Don't want to turn the board into a travel-log and that's why I hesitated to write more about Maine. But I'll suggest a few places and a great guidebook to help anyone who is interested in visiting this part of the country :).
The Bar Harbor/Acadia Nat'l Park area is stunningly beautiful, but heavily visited during the peak months of July and August. With almost all of Maine, I'd recommend planning a trip here in either September or early to mid October. After October, alot of places close up shop for the winter. During Sept. and Oct. the days are warm and sunny w/no humidity and the nights are cool. The leaves start to turn just slightly starting in Sept too. The backdrop of colored leaves/evergreens against blue sky and sea is gorgeous and can take your breath away.
In the above area, there's lots to do and see for whatever you're into. Other places nearby definitely worth a visit is Deer Isle and at the very southern tip, Stongington. Stonington is a small fishing village with beautiful scenery, no fast food places and looks pretty much like it has for eons. There are a few restaurants, a gallery or two, a general store, ice cream place, and Inn or B&B here and there, and a couple of gift shops. That's it. To the east of town is a enchanting pink lily pond surrounded by tall evergreens. I've photographed it often. It's one of my favorite places.
Monhegan Island is about 10 to 12 miles out to sea depending on where you leave from. There are boats/ferries that leave from New Harbor, Port Clyde, and Boothbay Harbor. There are no paved roads on the island. No shops other than artists galleries/studios, a couple of places to grab something to eat and a few Inns and B&B's. It's only a couple of square miles big and there are trails along 200 foot high bluffs where in Aug and Sept you might see whales. There are wildflowers and beautiful gardens, quaint homes, and the Cathedral Forest where the local kids make 'fairy houses' out of twigs, sticks, leaves, and moss. It is home to a zillion artists in the summer and many a famous one painted here Homer, Fitz Hugh Lane, the Wyeths, to name just a few. It's well worth at least a day trip if not a night or two.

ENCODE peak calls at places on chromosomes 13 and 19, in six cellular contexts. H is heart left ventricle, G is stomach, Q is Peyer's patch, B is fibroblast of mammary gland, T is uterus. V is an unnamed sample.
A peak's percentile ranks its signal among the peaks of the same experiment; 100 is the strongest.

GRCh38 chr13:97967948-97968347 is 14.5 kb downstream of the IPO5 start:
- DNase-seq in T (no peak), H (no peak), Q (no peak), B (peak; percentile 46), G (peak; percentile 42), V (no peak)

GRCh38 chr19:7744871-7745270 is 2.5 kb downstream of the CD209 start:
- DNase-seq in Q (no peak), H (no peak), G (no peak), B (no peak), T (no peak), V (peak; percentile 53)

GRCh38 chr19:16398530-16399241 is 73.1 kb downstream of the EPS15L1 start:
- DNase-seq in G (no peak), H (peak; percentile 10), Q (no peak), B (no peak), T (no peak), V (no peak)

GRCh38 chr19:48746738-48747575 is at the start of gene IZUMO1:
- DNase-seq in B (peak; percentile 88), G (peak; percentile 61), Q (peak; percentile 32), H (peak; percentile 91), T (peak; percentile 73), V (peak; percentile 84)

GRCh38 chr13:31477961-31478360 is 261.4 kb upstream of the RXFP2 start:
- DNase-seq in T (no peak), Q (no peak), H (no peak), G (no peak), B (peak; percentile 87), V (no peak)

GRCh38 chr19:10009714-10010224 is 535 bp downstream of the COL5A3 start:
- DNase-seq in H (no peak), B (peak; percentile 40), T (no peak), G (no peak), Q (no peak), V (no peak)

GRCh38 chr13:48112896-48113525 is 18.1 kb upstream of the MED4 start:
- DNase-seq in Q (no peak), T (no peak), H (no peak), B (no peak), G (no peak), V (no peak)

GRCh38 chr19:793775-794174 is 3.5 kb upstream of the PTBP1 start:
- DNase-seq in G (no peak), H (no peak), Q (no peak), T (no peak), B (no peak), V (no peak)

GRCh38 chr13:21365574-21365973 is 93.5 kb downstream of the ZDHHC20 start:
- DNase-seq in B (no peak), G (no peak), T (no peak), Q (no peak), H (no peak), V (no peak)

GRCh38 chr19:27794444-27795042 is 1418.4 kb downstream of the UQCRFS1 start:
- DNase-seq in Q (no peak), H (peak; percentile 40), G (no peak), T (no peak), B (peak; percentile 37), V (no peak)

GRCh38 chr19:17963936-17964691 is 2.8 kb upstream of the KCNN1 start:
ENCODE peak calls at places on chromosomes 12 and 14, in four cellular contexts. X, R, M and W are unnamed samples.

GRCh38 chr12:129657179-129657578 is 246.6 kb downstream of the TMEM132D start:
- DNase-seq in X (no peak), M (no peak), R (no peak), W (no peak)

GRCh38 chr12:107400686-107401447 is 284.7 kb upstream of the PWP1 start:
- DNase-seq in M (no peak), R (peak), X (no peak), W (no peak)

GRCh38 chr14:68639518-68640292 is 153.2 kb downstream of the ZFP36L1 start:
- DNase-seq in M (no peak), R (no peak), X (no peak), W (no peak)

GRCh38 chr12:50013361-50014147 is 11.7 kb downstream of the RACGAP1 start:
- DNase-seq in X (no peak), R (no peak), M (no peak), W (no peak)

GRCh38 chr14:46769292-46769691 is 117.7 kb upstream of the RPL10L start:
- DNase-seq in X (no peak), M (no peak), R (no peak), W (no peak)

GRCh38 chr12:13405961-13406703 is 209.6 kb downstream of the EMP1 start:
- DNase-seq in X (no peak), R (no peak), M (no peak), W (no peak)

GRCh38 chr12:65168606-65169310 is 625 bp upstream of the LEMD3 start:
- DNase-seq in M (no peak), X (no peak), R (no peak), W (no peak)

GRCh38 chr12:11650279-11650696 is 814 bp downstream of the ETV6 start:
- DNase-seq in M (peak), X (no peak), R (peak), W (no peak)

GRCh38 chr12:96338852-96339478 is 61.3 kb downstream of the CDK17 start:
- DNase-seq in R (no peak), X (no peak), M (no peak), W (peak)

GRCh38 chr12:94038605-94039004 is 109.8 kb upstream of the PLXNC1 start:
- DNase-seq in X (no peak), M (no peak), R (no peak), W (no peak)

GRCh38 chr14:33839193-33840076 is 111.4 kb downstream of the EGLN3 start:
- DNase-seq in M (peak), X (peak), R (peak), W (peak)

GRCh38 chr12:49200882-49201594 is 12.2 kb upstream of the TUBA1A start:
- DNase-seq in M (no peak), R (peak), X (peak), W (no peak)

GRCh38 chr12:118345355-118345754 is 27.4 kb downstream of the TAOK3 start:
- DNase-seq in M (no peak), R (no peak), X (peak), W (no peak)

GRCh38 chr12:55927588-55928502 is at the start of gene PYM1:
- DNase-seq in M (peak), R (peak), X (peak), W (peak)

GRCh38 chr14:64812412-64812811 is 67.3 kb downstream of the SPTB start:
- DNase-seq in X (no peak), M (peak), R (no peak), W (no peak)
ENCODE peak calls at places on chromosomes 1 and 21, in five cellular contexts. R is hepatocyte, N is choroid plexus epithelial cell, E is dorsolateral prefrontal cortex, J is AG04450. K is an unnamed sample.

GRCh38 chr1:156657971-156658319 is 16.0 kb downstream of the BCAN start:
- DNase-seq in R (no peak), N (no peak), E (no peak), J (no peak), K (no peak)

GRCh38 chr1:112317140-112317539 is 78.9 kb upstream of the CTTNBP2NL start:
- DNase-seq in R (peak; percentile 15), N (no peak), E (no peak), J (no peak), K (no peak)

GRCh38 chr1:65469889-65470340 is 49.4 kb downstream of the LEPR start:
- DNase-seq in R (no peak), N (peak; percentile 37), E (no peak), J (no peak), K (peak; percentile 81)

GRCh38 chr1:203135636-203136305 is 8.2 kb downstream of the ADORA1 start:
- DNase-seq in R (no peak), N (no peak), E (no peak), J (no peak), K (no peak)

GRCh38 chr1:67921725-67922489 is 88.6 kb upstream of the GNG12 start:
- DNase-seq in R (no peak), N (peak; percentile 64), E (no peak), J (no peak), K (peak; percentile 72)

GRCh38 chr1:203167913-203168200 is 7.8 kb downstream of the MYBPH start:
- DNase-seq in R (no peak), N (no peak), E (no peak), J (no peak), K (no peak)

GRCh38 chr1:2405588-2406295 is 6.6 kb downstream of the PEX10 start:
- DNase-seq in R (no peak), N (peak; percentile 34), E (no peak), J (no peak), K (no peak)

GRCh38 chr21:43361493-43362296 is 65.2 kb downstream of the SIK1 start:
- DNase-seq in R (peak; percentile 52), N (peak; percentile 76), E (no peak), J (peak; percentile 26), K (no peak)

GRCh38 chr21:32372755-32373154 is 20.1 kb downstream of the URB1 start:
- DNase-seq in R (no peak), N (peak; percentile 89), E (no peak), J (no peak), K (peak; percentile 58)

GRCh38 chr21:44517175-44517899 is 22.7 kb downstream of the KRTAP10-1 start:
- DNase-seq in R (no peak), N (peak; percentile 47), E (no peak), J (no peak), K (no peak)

Then there's Pemaquid Point Light, Portland Headlight, and the Boothbay Region. All of these areas have the quintessential Maine landscape of tall evergreens, bluffs, crashing waves, wonderful turn of the century summer homes, gardens, etc.
Further south are Popham and Reid St. Park beaches; Beautiful stretches of sand with pink beach roses. In Sept or OCt the beaches are lovely and not crowded at all.
Ogunquit and Kennebunkport are south of Portland and George Bush #1's summer home is located in Kennebunkport on Walker's Pt. Both towns are upscale, have nice beaches, downtowns loaded with charm, shops, restaurants, and galleries.
One more area I forgot to mention is the Rockland/Camden area where the mountains meet the sea. Both have lovely downtowns to browse and offer lots of windjammer sailing trips. IN Camden you can drive to the top of Mt. Battie (there's a poem made famous about the views from the top by Edna St. Vincent Millay) and look out to villages and open ocean and hundreds of islands and then the mountains and lakes to the west.
Rockland offers the Rockland Breakwater Lighthouse that you can walk out to on a mile long jetty out to sea. Fabulous views of the Camden Hills from there and great fishing too. There's also the Farnsworth ARt Museum in Rockland, home to a large Wyeth collection and also other well known Maine artists.
Okay, I've gone on long enough, have an appt. at 10 am I need to scoot too. Hope I haven't bored those NOT interested in visiting Maine :).
The journey of a 1,000 miles begins with a single step. Lao Tzu